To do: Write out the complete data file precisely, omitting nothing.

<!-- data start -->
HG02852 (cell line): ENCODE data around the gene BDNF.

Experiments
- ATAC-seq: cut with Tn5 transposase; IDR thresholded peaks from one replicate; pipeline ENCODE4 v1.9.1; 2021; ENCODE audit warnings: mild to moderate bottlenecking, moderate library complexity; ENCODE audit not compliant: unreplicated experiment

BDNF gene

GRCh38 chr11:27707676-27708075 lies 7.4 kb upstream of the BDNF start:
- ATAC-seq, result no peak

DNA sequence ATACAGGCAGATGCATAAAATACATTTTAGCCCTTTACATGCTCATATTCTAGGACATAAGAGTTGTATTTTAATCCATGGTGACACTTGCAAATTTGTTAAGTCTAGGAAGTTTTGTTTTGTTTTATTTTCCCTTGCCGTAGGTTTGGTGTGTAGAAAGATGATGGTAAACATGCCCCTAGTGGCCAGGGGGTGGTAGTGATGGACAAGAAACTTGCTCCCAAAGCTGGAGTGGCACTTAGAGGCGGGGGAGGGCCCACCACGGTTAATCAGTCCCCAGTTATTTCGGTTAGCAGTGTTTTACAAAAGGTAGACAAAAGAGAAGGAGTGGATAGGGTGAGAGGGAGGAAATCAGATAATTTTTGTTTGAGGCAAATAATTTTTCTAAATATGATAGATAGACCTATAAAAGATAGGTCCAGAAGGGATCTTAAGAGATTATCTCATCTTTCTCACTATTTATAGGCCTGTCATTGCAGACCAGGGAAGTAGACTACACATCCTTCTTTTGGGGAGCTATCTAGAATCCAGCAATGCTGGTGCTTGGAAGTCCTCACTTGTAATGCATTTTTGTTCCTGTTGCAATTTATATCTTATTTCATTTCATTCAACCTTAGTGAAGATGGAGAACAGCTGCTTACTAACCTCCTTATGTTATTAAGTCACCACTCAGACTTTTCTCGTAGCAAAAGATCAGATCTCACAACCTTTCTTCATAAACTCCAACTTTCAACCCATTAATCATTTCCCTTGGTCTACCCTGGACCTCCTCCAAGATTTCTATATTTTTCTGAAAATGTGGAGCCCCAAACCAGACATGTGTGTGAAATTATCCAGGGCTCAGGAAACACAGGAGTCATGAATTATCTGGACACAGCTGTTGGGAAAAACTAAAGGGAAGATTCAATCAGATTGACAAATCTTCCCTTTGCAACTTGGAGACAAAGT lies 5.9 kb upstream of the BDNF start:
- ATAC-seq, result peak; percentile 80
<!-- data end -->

HG02852 (cell line): ENCODE data around the gene BDNF.

Experiments
- ATAC-seq: cut with Tn5 transposase; IDR thresholded peaks from one replicate; pipeline ENCODE4 v1.9.1; 2021; ENCODE audit warnings: mild to moderate bottlenecking, moderate library complexity; ENCODE audit not compliant: unreplicated experiment

BDNF gene

GRCh38 chr11:27707676-27708075 lies 7.4 kb upstream of the BDNF start:
- ATAC-seq, result no peak

DNA sequence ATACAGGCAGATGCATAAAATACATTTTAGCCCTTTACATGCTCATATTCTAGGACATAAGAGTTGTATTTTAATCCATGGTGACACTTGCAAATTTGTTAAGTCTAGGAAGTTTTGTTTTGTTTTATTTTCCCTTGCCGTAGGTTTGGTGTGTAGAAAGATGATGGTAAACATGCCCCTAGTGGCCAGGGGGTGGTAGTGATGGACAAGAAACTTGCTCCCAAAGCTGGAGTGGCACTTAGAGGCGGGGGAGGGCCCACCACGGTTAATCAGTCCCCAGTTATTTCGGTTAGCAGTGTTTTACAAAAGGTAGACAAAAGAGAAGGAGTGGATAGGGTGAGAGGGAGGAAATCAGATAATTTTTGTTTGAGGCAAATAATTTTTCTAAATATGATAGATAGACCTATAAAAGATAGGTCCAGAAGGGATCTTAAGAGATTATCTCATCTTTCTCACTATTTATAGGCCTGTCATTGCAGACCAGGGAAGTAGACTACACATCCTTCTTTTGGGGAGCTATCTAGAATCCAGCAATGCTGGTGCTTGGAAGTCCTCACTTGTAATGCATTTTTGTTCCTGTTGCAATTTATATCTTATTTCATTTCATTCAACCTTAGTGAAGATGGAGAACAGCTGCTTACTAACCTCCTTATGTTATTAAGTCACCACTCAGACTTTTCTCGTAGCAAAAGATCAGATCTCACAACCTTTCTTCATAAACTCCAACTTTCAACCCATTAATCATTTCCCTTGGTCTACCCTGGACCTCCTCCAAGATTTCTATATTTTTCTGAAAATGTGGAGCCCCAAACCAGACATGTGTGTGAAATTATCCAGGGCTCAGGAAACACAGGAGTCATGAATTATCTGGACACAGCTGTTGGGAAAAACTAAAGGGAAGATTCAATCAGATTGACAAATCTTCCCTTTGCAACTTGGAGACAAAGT lies 5.9 kb upstream of the BDNF start:
- ATAC-seq, result peak; percentile 80